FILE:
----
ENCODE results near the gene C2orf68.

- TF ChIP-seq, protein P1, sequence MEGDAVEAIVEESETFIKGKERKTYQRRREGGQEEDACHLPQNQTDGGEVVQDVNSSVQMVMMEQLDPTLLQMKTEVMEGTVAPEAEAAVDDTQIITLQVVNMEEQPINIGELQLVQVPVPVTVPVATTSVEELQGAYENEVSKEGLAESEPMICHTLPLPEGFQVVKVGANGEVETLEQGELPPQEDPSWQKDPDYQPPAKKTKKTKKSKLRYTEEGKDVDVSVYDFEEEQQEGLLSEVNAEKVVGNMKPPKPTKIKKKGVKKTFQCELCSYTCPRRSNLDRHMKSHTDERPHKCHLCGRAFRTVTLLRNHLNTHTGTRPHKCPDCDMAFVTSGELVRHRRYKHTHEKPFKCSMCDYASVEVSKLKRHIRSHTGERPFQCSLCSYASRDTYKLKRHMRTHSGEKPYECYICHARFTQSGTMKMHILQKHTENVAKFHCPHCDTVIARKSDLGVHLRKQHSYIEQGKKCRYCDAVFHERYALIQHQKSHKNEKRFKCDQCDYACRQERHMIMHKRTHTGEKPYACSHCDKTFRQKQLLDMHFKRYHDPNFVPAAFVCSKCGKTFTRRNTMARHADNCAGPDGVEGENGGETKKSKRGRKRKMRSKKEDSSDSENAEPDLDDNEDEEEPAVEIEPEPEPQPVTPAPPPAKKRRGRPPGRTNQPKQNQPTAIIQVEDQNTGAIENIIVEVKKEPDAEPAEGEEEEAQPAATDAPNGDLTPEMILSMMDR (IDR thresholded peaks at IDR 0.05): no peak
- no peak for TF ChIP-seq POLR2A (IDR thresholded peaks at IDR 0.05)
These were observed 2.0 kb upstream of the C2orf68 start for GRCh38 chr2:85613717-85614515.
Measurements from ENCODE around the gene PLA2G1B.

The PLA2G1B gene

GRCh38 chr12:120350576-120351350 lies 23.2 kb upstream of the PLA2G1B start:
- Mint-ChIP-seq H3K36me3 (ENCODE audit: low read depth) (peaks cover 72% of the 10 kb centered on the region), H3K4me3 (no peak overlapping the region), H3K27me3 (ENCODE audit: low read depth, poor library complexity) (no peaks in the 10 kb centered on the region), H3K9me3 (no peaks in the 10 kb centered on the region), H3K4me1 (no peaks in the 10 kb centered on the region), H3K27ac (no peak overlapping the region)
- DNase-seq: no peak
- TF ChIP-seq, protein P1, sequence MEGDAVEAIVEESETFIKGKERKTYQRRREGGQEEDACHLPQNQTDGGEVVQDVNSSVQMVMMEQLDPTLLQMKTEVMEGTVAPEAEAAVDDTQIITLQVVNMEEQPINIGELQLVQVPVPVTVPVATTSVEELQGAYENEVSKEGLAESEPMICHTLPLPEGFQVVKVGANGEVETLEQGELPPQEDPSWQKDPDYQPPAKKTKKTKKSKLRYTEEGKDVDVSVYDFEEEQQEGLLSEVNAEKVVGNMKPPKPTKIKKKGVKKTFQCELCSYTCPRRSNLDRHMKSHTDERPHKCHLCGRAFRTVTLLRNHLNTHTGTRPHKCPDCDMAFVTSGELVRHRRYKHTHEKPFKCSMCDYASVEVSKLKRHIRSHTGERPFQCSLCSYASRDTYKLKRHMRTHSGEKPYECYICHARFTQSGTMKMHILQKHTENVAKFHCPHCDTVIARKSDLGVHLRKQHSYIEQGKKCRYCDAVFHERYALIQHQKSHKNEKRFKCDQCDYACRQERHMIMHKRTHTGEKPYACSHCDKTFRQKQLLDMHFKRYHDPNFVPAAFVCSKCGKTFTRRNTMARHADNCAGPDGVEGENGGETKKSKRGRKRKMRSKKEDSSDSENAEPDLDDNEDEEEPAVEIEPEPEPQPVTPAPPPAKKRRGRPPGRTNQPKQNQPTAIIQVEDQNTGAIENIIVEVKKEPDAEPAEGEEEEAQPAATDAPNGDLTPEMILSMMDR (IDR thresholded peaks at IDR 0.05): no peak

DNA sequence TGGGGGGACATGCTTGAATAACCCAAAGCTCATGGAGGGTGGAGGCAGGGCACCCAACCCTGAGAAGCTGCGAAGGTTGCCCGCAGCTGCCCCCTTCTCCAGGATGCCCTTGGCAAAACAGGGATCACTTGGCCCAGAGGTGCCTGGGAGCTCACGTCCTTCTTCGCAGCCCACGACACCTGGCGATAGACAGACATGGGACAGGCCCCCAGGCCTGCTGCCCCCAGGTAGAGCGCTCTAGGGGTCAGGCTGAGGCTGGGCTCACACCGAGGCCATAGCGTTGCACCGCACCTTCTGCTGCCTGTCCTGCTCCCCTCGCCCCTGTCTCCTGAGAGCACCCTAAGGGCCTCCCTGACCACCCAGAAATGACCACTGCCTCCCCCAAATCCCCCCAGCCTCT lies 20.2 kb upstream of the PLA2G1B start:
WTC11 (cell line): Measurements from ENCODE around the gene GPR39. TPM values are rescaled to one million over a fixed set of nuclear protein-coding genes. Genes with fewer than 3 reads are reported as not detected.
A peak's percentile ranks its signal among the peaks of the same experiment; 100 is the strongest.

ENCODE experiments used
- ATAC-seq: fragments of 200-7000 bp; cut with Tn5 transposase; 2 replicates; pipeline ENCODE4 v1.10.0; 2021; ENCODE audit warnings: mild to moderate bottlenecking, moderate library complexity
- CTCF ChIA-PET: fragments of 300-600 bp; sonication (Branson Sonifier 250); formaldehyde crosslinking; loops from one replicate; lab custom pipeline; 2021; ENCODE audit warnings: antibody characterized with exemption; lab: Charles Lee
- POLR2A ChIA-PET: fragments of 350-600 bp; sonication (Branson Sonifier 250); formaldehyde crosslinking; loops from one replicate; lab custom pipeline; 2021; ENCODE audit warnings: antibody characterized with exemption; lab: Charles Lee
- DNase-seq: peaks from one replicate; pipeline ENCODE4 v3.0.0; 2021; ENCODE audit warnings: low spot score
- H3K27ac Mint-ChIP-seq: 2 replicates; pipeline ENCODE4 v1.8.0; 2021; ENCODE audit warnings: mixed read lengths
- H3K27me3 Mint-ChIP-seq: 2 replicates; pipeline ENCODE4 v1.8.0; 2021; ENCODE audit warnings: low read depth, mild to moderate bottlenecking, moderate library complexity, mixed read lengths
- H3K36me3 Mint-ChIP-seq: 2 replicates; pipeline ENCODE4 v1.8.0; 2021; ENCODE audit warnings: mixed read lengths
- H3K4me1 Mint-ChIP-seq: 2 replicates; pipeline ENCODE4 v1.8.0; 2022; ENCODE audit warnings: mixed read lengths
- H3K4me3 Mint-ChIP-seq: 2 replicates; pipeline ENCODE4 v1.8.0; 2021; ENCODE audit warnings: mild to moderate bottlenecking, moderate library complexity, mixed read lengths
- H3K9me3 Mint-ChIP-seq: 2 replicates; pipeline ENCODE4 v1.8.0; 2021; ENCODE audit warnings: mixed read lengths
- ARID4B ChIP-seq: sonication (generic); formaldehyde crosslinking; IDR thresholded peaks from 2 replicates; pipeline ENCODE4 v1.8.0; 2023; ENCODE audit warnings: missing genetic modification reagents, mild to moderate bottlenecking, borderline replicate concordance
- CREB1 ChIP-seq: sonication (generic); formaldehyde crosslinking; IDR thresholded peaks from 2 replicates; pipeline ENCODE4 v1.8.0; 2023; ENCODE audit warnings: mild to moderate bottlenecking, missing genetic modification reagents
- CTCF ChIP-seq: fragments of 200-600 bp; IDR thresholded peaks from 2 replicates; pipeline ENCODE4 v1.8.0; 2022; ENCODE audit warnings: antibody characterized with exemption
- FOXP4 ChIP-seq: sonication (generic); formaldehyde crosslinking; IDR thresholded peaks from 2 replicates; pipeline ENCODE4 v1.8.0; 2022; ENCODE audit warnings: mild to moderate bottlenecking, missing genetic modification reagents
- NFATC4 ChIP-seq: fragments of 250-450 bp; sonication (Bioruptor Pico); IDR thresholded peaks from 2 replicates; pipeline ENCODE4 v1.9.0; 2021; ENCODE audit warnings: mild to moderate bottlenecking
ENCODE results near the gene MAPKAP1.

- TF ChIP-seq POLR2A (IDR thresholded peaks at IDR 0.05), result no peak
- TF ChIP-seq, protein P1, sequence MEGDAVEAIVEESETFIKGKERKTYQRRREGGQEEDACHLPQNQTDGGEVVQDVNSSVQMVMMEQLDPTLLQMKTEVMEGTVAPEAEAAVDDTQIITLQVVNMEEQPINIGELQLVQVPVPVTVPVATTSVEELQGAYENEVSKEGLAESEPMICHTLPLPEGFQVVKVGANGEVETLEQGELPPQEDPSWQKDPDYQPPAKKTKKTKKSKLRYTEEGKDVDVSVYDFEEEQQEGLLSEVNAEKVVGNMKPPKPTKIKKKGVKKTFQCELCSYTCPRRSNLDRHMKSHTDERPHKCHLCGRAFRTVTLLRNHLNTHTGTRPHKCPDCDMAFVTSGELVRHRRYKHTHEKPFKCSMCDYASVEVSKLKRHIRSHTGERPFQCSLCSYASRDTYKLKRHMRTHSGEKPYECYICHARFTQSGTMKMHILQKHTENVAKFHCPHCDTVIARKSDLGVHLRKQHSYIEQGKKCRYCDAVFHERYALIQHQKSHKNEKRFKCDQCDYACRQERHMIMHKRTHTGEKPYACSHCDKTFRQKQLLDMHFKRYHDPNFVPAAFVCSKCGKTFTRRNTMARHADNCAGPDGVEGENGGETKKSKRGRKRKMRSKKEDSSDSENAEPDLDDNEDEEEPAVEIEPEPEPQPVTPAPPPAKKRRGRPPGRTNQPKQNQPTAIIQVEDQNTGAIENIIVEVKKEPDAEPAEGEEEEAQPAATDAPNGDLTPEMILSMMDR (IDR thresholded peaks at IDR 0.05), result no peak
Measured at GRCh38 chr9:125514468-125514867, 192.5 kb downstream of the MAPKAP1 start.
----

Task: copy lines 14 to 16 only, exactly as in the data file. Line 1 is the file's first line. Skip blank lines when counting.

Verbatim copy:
ENCODE experiments used
- ATAC-seq: fragments of 200-7000 bp; cut with Tn5 transposase; 2 replicates; pipeline ENCODE4 v1.10.0; 2021; ENCODE audit warnings: mild to moderate bottlenecking, moderate library complexity
- CTCF ChIA-PET: fragments of 300-600 bp; sonication (Branson Sonifier 250); formaldehyde crosslinking; loops from one replicate; lab custom pipeline; 2021; ENCODE audit warnings: antibody characterized with exemption; lab: Charles Lee